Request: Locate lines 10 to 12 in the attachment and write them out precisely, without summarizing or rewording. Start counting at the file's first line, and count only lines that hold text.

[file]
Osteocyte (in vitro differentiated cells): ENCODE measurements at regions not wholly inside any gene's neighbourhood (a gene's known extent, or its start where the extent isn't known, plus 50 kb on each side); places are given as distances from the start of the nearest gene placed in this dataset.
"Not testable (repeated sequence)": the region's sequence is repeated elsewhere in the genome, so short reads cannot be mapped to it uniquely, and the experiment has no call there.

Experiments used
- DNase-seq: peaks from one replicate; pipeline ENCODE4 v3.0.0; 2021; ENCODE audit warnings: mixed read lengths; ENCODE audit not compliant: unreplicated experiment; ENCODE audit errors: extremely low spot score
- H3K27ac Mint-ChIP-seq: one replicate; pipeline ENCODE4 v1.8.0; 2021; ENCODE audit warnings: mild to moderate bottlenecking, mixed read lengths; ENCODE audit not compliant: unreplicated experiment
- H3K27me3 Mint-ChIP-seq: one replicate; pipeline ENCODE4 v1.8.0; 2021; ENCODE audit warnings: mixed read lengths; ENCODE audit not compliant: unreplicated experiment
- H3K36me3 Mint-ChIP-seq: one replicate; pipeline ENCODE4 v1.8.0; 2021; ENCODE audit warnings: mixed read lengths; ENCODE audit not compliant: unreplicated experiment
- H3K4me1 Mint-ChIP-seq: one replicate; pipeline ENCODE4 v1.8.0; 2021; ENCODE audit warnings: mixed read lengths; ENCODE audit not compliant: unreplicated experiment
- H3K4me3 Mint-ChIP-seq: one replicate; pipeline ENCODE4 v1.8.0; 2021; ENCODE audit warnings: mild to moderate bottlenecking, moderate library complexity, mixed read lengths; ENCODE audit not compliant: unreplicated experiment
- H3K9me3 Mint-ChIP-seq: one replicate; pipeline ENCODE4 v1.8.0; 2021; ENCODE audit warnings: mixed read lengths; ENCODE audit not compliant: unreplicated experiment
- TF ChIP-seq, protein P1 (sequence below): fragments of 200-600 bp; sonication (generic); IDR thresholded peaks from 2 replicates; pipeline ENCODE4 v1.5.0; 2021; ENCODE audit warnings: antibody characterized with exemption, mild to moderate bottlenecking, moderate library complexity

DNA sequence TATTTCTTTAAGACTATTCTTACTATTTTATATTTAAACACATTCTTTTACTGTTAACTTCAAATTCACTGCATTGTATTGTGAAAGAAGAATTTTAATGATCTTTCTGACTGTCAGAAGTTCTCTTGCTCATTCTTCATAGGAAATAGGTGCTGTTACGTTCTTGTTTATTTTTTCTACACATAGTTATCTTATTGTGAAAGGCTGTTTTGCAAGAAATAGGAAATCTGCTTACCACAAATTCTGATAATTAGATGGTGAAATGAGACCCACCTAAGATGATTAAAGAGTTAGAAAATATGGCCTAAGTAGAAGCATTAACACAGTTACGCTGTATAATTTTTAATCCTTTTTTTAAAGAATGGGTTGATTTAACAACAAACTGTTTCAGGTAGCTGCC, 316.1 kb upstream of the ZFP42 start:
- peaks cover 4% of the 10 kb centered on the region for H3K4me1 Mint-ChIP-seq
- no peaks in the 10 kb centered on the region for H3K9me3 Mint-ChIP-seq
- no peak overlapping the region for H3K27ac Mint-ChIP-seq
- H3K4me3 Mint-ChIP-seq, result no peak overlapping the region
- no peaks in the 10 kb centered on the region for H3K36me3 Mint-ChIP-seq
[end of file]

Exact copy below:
- H3K9me3 Mint-ChIP-seq: one replicate; pipeline ENCODE4 v1.8.0; 2021; ENCODE audit warnings: mixed read lengths; ENCODE audit not compliant: unreplicated experiment
- TF ChIP-seq, protein P1 (sequence below): fragments of 200-600 bp; sonication (generic); IDR thresholded peaks from 2 replicates; pipeline ENCODE4 v1.5.0; 2021; ENCODE audit warnings: antibody characterized with exemption, mild to moderate bottlenecking, moderate library complexity

DNA sequence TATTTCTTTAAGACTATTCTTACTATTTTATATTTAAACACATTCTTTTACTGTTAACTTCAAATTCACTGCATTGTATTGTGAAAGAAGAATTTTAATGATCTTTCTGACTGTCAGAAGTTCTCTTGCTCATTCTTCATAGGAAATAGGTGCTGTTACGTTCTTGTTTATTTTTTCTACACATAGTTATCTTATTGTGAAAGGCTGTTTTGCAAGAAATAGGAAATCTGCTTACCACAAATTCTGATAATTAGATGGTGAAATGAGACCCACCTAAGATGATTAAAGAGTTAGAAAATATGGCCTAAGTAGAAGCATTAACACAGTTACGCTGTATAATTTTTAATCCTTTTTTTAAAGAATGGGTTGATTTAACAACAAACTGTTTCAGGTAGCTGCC, 316.1 kb upstream of the ZFP42 start: